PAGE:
Japanese modernist Fumihiko Maki has been chosen to design a cultural and university complex on a 67-acre Kings Cross development in London. As reported by the Evening Standard, the 84-year-old, Pritzker Prize-winning architect will design two buildings for the Aga Khan Development Network – an organization who leads the world’s 15 million Ismaili Muslims.
The two projects are among five, totaling a half million square feet, that are being commissioned by the Network at Kings Cross. It is unsaid of who will design the other three buildings. However, preliminary designs studies are under way and formal appointments will be announced shortly.
[Y/N] studio has an exciting new proposition for you if you happen to live in London, England, near the Regents Canal called LidoLine. If you are tired of public transportation or bored of walking or cycling to work, [Y/N] studio suggests swimming to work along one of London’s canals. The ambitious project, runner-up in the 2012 Landscape Institute Ideas Competition of London, has many unresolved considerations, but the fundamental desire to reinvigorate and address the potential of public space along London’s canals is certainly admirable. Being a bit far-fetched, the design has rallied a few criticisms, but let’s consider what the project really addresses.
Join us after the break for more.
Starting today, “Matter @ Context: Contemporary Chilean Architecture” will feature an interesting group of Chilean practices whose work represent the new architecture of the country.
The Exhibit Organized by the Universidad Finis Terrae de Chile and the Illinois Institute of Technology will be on display at the Crown Hall, IIT, until October 22nd. A lecture, with Alberto Moletto, Ignacio Volante and Felipe Assadi, will take place on the 16th at 6PM. The book “Matter @ Contex” published by UFT will also be launched at the event.
More about the curation and images of the selected projects after the break:
Opening this Friday, October 19th, at 7pm in the SCI-Arc gallery, the Graduation Pavilion Competition Exhibition documents the four faculty entries in the competition organized this past summer to select a winning design for the ArtPlace-funded outdoor pavilion, scheduled to be completed in spring 2013. SCI-Arc invited faculty members Ramiro Diaz-Granados, Elena Manferdini, Marcelo Spina (winning entry) and Tom Wiscombe to submit concepts for a design of an innovative, technically implementable, and visually remarkable multi-purpose pavilion. The resulting stage is set to host several upcoming graduation ceremonies, noteworthy symposia and presentations, as well as outreach cultural events developed in partnership with the surrounding Arts Community. The exhibition is on view until December 2. More images and architects’ description of their proposals after the break.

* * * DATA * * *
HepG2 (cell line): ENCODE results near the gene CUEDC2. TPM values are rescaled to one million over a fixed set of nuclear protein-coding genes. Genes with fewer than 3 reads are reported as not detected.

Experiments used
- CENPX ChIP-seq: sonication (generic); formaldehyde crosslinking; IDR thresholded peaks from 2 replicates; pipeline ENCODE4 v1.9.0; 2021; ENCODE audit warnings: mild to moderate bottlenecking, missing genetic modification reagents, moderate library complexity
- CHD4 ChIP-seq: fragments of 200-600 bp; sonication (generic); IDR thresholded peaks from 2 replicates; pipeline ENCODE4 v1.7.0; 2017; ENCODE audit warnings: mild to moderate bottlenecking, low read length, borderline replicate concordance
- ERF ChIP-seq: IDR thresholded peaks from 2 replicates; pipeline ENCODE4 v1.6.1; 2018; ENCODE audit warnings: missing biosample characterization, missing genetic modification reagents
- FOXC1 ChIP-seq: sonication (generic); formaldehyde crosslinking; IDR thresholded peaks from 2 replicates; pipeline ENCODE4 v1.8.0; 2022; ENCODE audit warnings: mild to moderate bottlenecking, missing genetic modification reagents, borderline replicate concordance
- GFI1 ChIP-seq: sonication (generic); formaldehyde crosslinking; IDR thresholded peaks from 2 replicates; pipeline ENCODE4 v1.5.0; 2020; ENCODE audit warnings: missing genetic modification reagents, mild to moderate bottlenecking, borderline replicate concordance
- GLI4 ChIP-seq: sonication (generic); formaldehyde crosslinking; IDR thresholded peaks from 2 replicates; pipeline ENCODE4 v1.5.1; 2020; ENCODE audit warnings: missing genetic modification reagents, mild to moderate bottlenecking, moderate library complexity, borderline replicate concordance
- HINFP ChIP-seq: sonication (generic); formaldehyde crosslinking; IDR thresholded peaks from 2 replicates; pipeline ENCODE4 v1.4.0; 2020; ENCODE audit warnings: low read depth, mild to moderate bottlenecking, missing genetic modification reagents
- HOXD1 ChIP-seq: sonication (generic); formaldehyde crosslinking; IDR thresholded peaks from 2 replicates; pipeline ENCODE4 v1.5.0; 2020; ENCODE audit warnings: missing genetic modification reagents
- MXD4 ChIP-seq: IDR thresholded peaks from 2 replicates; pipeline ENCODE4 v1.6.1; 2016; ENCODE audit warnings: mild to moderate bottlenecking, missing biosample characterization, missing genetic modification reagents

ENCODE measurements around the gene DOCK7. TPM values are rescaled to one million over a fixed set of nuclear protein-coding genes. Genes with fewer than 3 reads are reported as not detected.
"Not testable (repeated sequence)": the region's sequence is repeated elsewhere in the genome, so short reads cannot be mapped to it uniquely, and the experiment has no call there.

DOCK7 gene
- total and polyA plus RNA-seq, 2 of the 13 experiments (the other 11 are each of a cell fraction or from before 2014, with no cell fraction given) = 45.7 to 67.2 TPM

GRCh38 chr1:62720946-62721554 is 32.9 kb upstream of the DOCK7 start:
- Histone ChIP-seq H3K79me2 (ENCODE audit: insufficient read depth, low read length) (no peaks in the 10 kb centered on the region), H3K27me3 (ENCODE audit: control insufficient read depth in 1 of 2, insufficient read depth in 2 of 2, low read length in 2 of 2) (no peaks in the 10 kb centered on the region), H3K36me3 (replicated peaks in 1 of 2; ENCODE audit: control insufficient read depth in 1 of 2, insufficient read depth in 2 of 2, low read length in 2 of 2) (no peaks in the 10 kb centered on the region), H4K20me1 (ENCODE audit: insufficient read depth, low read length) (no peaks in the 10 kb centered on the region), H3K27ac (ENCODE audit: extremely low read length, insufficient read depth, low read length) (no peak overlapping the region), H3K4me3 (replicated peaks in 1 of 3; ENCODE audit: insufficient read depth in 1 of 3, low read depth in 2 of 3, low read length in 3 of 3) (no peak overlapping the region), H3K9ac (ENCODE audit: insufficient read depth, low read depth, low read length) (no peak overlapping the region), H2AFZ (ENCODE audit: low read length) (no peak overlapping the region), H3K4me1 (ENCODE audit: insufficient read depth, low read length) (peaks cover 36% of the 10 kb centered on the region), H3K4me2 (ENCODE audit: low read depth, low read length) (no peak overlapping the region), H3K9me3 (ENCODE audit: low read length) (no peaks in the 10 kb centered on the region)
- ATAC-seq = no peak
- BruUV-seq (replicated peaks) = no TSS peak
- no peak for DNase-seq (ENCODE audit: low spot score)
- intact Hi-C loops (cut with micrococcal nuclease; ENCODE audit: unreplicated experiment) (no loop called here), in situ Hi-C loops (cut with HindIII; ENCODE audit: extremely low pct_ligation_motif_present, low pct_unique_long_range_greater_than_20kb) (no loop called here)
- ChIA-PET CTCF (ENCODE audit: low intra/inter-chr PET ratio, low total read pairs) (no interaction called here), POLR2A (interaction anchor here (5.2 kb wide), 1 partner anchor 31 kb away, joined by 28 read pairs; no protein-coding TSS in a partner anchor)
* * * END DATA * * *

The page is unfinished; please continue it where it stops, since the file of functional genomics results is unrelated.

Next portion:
The Rudy Bruner Award for Urban Excellence (RBA) recently launched their 2013 call for entries for their biannual competition which celebrates urban places that are distinguished by quality design and their social and economic contributions to our nation’s cities. The…
Taking place October 18th at 5:00pm, Chad Oppenheim… will deliver his ‘Enhance Life’ lecture at Florida International University where he will be showing projects of various scales that his firm, Oppenheim Office, is completing around the world that serve the
A simple gesture like opening the pages of a book became the inspiration for Ghirardelli Architetti… in their design proposal for the Daegu Gosan Public Library Competition. By interacting with their intellectual awareness, art, science and history, this can transform
It wasn’t hard for us to get sucked into the slightly addictive world of Pinterest… and we are not complaining. For architects, Pinterest has created an online community of endless inspiration that allows you to easily share your ideas with the world.
This past week we surpassed 10,000 followers on Pinterest! In celebration, we have complied a list of a few of our most popular pins. Let’s start with the stunning aerial of the Dubai Marina, seen above. This mesmerizing image has been repined well over 300 times! For more, check out the official ArchDaily Pinterest and continue after the break for a selection of our top pins. Happy pinning!
Janice E. Perlman, author, researcher and CEO of The Mega-Cities Project, discusses her work in this lecture at the Harvard GSD for the “Urbanization Seminar Series”. This in-depth lecture, titled “Mega-Cities, the Urban Poor and the Place of Planning” covers Perlman’s research and observation in India’s slums, noting the way people upgrade the status of the slum and their own opportunities through minor reforms on small-scales.